According to the official press release, the Sinaloa Cartel’s key contact in Belize is John Zabaneh, described as the intermediary between Colombian suppliers and Mexican buyers. The OFAC also blacklists Zabaneh’s nephew and another associate, Daniel Moreno.
The US government will freeze the assets of five companies linked to Zabaneh, including a banana farm, a building contractor, a resort management business, a pharmaceuticals business, and a supermarket.
Zabaneh was involved in the drug trade since the 1980s, the press release states.
The OFAC designation calls attention to Belize’s increased status as a country affected by organized crime and drug trafficking. Last year, the White House expanded its list of major illicit drug transit countries to include Belize for the first time, alongside El Salvador. The US State Department Narcotics report also warned earlier this year that Belize’s security situation was rapidly deteriorating. This is partly due to the usual suspects: geography (Belize is conveniently situated in Central America’s Northern Triangle and shares 266 kilometers of border with Guatemala), weak state institutions and rule of law. Belize had “no successful prosecutions related to large seizures of illicit drugs” in 2011, the report observed. All of these factors have helped create a convenient locale for transnational crime to set up shop.
While there have been previous reports that Mexican group the Zetas have some presence in Belize’s ports and frontier region, the Treasury Department blacklist is one of the clearest indications yet that the Sinaloa Cartel do have established contacts here. And as the LA Times points out, it is also suggestive that the US is ready and willing to target the Sinaloa Cartel’s key allies outside of Mexico, as part of the ongoing effort to up the pressure against Guzman’s organization.
The Sinaloa Cartel is not the only transnational criminal group to maintain contacts in Belize. Guatemalan drug trafficker Otoniel Turcios was arrested in the country in 2010. An alleged meth chemical trafficker in the country reportedly works for the Zetas, as InSight Crime has previously reported.
- Adam Isacson at Just the Facts examines Colombia’s security challenges at the halfway point of President Juan Manuel Santos’ presidency. While Santos and his supporters argue that the media has presented things as worse than they really are, critics on the left argue that Santos is repeating the fundamentally flawed strategy adopted by his predecessor President Uribe, while critics on the right maintain that the military is “paralyzed by fear of running afoul of civilian prosecutors,” and thus are reluctant to go on the offensive. Isacson observes that all three of these views of security have some truth to them, and part of Santos’ problem is coaxing out concrete results from his ambitious legislation. And the ongoing criticisms of former President Alvaro Uribe, who maintains an approval rating of over 60 percent compared to Santos’ ratings in the high 40s, may also have significantly contributed to the perception that Santos has overseen a decline in security.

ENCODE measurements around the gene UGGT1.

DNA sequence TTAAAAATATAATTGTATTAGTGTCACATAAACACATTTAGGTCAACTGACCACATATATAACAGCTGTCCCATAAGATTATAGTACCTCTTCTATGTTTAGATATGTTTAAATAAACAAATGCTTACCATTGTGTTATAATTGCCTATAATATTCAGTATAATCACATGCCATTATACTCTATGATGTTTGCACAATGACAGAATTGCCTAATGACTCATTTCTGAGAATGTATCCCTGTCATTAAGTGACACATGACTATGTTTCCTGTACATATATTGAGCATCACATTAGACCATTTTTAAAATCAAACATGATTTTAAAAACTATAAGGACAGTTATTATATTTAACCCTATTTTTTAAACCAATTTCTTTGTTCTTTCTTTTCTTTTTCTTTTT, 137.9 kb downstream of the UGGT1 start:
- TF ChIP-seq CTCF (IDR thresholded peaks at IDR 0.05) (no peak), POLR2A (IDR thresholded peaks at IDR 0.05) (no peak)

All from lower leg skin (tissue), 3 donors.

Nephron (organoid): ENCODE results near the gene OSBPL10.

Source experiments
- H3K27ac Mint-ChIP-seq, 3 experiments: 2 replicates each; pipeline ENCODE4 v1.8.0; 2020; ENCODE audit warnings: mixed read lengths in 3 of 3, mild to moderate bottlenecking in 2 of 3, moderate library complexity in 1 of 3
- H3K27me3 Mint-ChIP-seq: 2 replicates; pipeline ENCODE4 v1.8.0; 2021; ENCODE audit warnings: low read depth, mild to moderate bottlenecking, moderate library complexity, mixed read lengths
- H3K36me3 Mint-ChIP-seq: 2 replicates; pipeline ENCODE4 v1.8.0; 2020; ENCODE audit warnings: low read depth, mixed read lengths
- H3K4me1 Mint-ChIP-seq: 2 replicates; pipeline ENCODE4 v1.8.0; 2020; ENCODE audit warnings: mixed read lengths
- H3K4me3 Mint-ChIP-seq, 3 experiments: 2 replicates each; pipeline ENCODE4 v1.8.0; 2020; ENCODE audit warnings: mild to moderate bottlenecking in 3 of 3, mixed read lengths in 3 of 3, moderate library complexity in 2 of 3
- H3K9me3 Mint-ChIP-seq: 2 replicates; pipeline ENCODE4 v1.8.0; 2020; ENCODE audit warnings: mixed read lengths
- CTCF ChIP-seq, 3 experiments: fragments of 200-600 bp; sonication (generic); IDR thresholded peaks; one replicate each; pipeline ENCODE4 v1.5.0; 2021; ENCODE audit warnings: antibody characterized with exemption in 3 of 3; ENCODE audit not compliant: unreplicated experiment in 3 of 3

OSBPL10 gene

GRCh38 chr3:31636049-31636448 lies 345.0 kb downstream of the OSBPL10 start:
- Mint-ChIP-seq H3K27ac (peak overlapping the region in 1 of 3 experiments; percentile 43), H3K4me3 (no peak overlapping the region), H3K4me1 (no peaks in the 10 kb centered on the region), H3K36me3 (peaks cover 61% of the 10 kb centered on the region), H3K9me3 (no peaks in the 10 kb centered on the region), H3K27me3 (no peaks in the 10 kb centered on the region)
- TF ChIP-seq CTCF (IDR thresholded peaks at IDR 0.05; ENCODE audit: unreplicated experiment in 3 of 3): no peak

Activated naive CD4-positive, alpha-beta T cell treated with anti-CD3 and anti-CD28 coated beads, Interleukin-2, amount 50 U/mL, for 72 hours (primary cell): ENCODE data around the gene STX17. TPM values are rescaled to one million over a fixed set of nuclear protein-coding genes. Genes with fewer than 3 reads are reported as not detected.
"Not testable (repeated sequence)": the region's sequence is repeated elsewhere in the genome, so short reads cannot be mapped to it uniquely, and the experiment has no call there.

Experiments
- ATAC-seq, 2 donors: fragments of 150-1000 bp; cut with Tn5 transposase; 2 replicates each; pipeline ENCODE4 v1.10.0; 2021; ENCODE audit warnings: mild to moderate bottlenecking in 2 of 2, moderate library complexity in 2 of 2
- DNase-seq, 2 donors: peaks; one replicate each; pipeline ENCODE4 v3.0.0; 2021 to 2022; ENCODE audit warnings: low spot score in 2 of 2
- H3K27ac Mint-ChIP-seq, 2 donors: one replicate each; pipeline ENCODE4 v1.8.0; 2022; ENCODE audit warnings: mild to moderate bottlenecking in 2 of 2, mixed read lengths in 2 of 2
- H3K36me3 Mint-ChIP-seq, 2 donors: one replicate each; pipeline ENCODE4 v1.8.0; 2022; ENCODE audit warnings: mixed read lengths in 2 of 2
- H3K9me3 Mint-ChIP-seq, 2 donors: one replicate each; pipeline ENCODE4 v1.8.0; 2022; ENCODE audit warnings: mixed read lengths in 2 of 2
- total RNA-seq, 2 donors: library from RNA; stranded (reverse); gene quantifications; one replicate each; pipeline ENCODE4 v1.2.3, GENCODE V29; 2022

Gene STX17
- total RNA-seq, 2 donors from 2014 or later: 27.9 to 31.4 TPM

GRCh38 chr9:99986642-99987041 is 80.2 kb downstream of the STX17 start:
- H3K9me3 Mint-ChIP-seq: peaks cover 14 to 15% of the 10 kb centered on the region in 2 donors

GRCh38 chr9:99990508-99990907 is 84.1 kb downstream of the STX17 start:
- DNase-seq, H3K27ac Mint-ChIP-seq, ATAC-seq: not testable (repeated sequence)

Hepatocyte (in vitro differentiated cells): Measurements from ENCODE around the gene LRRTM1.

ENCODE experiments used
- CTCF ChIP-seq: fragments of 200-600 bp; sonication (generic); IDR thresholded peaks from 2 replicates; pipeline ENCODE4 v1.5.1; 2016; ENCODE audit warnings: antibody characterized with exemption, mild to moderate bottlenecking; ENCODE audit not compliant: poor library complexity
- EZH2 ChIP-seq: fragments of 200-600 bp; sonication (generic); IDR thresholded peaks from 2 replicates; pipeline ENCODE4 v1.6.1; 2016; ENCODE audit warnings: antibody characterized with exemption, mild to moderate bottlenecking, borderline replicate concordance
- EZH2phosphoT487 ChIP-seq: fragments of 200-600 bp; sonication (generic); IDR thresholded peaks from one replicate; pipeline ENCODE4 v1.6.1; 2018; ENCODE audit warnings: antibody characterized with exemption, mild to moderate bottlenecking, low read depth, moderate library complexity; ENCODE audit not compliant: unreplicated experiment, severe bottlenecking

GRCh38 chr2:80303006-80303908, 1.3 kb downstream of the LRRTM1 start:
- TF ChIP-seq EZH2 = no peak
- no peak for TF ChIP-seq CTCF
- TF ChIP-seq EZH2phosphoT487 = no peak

- The lawyer for El Salvadoran war crime suspect, former general Inocente Montano, is due in US federal court Thursday, reports Fox News Latino. Montano has been accused of conspiring to kill six Jesuit priests in 1989, a killing that drew widespread attention from the international community during El Salvador’s civil war. In February, Montano was convicted by a Massachusetts court of perjury and making false immigration statements: when applying for protected status in the US, he claimed that he had never worked for the military. Central American Politics notes that Montano could either be deported back to El Salvador, found guilty and sentenced in the US, or extradited to Spain where he is wanted for participation in the murder of the priests.
- El Salvadoran smuggler Chepe Luna was arrested in Honduras’ capital on Tuesday, and may soon face extradition to the US where he is wanted on drug trafficking charges. Chepe was a leader of smugglers’ group the Perrones in El Salvador, responsible for moving drugs, human cargo, and other contraband through the country. As El Faro reports, Luna’s capture follows four unsuccessful police operations aimed at arresting him, all of which failed due to intelligence leaks.